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SMSF trustees immune to vertical integration

Aleks Vickovich
08 May 2014 — 1 minute read

Conflicts of interest stemming from vertically-integrated business models are less likely to negatively impact SMSF trustees than other investor profiles, according to two industry commentators.

The SMSF Academy’s Aaron Dunn told SMSF Adviser that the movement of the larger financial institutions into the SMSF market stems from a strategic desire to “stem the leakage [from rival superannuation segments] or to leverage other products and channels”.

“They are all looking at the opportunities for vertical integration,” Mr Dunn said.

However, while the corporate strategy of vertical integration may lead to conflicts of interest or even product bias among some advice professionals – as suggested by SPAA in its submission to the Financial System Inquiry – Mr Dunn suggested that SMSF trustees may not be as susceptible to these potential biases as other advice clients.

“Trustees are very engaged, very informed, they read the news and understand our industry,” Mr Dunn said, adding that the debate over vertical integration is likely to “play out a little differently” in the SMSF space.

Andrew Varlamos, commercial director of SMSF platform and admin provider Praemium, concurred with Mr Dunn’s sentiments, telling SMSF Adviser that “it is certainly the case that SMSF trustees have a very independent [mindset]”.

“You can have a very interesting discussion about advice, investment managers and platforms, but you can’t directly replicate that discussion [of vertical integration] in the SMSF administration market,” Mr Varlamos said.

The comments follow AMP's rejection of claims that SMSF administration tools serve a restrictive purpose. 

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>The SMSF Academy’s Aaron Dunn told SMSF Adviser that the movement of the larger financial institutions into the SMSF market stems from a strategic desire to “stem the leakage [from rival superannuation segments] or to leverage other products and channels”.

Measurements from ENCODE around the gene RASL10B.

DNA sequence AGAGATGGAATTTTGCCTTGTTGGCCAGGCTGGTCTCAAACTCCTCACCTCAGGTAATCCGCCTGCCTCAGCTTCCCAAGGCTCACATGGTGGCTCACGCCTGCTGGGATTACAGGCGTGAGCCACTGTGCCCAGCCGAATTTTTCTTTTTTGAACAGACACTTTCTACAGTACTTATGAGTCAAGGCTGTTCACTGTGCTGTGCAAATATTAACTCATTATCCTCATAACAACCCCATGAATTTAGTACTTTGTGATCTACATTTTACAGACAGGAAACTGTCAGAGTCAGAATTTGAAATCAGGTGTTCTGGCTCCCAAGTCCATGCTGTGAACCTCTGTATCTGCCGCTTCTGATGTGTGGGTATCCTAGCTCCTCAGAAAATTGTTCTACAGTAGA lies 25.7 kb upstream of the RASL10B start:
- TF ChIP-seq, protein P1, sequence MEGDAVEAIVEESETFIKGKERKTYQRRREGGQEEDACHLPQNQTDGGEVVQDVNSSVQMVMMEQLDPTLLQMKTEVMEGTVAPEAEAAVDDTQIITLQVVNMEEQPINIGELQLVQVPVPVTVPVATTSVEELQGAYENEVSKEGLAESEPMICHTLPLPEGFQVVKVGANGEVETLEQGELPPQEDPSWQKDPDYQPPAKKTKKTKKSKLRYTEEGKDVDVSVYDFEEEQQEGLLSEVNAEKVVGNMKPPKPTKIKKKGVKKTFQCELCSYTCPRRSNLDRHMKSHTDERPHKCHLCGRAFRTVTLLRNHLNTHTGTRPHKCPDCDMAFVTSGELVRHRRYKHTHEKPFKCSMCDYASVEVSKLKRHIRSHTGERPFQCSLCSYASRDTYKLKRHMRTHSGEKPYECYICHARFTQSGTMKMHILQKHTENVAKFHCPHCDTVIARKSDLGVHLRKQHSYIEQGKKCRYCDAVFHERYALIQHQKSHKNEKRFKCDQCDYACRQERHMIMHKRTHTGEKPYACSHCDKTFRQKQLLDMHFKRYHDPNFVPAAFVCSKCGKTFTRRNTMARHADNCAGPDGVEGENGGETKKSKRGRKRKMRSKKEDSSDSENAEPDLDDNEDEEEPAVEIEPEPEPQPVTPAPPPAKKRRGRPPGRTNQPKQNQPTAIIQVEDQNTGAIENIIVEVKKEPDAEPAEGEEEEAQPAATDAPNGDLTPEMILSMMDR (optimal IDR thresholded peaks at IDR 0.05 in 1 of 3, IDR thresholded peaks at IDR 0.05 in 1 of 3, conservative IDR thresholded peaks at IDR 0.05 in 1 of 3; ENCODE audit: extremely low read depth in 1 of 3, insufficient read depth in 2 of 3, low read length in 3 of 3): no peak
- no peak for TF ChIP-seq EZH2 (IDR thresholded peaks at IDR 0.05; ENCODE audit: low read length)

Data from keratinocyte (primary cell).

“They are all looking at the opportunities for vertical integration,” Mr Dunn said.

However, while the corporate strategy of vertical integration may lead to conflicts of interest or even product bias among some advice professionals – as suggested by SPAA in its submission to the Financial System Inquiry – Mr Dunn suggested that SMSF trustees may not be as susceptible to these potential biases as other advice clients.

“Trustees are very engaged, very informed, they read the news and understand our industry,” Mr Dunn said, adding that the debate over vertical integration is likely to “play out a little differently” in the SMSF space.

Andrew Varlamos, commercial director of SMSF platform and admin provider Praemium, concurred with Mr Dunn’s sentiments, telling SMSF Adviser that “it is certainly the case that SMSF trustees have a very independent [mindset]”.

“You can have a very interesting discussion about advice, investment managers and platforms, but you can’t directly replicate that discussion [of vertical integration] in the SMSF administration market,” Mr Varlamos said.

The comments follow AMP's rejection of claims that SMSF administration tools serve a restrictive purpose. 

SMSF trustees immune to vertical integration
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